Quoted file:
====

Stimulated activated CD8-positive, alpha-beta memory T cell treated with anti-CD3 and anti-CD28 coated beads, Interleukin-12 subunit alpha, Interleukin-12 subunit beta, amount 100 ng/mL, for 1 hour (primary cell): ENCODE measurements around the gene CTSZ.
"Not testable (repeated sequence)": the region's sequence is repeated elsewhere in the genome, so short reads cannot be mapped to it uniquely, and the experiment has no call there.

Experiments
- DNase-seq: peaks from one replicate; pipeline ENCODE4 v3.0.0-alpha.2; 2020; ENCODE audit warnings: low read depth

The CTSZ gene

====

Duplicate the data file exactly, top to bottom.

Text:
Stimulated activated CD8-positive, alpha-beta memory T cell treated with anti-CD3 and anti-CD28 coated beads, Interleukin-12 subunit alpha, Interleukin-12 subunit beta, amount 100 ng/mL, for 1 hour (primary cell): ENCODE measurements around the gene CTSZ.
"Not testable (repeated sequence)": the region's sequence is repeated elsewhere in the genome, so short reads cannot be mapped to it uniquely, and the experiment has no call there.

Experiments
- DNase-seq: peaks from one replicate; pipeline ENCODE4 v3.0.0-alpha.2; 2020; ENCODE audit warnings: low read depth

The CTSZ gene